Something Hurts

When people reach out to me for coaching, it’s usually for one or all of these reasons:

#1 Something hurts

#2 Something is frustrating

#3 Something is possible

Today let’s talk about #1 Something hurts.

If you are someone who has been experiencing something painful, like a loss, an unwanted transition, a challenging relationship, or some other unpleasant life circumstance, then this post is for you.

First of all, I am so sorry you are hurting.

I know from experience how painful it is to consider oneself a capable, competent adult, and then ache in a way that makes you feel small, lost, confused, rejected, unwanted, scared, abandoned, betrayed, hopeless, helpless, or any of the other flavors of hurt.

When we are little, often all we need is to be held, heard, and reassured before we go bounding back to our books, blocks, and Big Wheels.

But as we get older, it’s not so easyHurt can get alllll the way in. It can take up residence. It will kick back, unpack, and start ordering room service like it has no place else in the world to be.

We wake up in the morning and almost immediately remember specifically what hurts, or just that life is super not fun right now.

If that’s not hard enough, that is just the beginning. First the hurt, then the blame, shame, and despair.

“Everyone else seems to have it together. What’s wrong with me that I don’t?”

“I have done so much inner work/therapy/self-help. Why can’t I get myself out of this?”

“It’s been days/weeks/months/years… Why do I still feel this way?”

During a time when we most require our own understanding, compassion, and love, we pile on abuse.

“I suck.” “I’m flawed.” “I’m a failure.” “Things will never change.” 

Why on earth do we treat ourselves this way!!!??

To find an answer, we need to look a little closer at what is going on.

Many of us hold a secret (and false) belief that we’re flawed in some fundamental way. Often, this belief is secret even from ourselves. We create pretty good lives so that usually we forget that beneath the home, the family, the job, the hobbies, or the friends, rumbles some pretty significant fear.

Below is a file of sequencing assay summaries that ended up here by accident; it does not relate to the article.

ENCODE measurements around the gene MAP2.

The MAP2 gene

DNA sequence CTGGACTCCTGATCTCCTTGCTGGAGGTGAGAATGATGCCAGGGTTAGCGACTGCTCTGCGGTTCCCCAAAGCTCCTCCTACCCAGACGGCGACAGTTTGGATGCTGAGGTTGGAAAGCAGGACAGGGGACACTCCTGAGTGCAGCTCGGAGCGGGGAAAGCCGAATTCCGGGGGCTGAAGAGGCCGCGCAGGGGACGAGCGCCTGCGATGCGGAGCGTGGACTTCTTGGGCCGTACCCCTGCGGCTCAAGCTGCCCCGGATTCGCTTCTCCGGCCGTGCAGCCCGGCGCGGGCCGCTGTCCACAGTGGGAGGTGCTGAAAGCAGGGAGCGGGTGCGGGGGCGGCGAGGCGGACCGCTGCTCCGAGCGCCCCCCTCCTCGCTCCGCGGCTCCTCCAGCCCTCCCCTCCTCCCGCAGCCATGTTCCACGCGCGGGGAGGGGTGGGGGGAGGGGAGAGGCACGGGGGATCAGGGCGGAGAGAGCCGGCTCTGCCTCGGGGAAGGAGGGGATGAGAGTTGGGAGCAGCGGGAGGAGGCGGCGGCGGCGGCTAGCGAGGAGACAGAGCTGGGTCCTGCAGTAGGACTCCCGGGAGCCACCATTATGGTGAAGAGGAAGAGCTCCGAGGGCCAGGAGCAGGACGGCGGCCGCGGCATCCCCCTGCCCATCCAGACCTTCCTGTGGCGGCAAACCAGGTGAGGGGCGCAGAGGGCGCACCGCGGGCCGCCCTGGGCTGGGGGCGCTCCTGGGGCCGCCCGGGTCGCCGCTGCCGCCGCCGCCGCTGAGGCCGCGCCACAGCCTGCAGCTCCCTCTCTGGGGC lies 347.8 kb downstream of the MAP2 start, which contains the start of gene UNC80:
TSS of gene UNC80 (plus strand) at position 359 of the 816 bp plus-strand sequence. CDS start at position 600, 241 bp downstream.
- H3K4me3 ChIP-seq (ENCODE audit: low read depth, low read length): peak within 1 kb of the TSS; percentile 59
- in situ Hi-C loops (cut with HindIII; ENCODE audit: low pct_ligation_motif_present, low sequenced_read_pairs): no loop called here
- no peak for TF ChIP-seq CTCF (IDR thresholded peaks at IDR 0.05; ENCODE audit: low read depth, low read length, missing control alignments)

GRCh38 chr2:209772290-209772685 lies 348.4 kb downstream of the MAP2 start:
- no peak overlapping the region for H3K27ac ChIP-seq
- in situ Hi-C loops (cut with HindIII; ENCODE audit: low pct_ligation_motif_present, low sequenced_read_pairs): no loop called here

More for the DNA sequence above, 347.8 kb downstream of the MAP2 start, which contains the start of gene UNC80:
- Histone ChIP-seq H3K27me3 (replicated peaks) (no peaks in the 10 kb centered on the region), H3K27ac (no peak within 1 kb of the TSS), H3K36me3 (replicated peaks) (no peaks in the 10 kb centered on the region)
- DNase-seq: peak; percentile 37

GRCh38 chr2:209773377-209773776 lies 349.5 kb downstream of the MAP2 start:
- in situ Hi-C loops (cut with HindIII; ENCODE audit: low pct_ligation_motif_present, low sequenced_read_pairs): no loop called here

When we get hurt, though, the veil lifts.

We mistakenly interpret whatever happened as proof of our unworthiness, unlovability, or overall inadequacy to live a great life.

But to be clear, we don’t really do this.

We don’t consciously choose to believe we are flawed.

Nor do we consciously spend much of our lives trying to cover this up.

And when life goes a different direction than we’d planned, we don’t mean to interpret this as proof of our inadequacy.

It’s not our fault that we are hurting.

Let me say this another way…

It is not your fault that you are hurting.

It is NOT your fault.

So then what? Is there anything you can do about it? 

The answer is YES…sort of.

You can do something revolutionary, and let it be OK that you are hurting. And you can let it take as long as it needs to heal.

Of course you want it to change as quickly as possible. Of course you would do whatever you can to feel better.

But if you’re still reading at this point, it’s because you are the kind of person who has tried.

You have probably tried and tried and tried and tried.

The mind will tell you to hurry up. It will say you should be over this by now. It will offer you a million strategies that should work to fix the problem. It will try by any means necessary, including bullying and abuse, to get you to help yourself.

But all this chatter is actually misdirection. The mind is trying to distract you from the ache itself which desperately needs to be felt, heard, and held.

Usually we want to do anything we can to get away from the pain. Let this be your permission slip to just let it be as it is, until it isn’t.

You got this.

And if you ever trick yourself into believing you are the only one hurting in the way that you are, or for as long as you are, remember, that is total BS.

We may not show it at dinner parties or on social media, but it’s there, vibrating in the background. We are all hurting in our own ways. We are all tending to our fears and caring for our aches.

Even when it feels like not enough, we are all doing our very best. All of us, including you.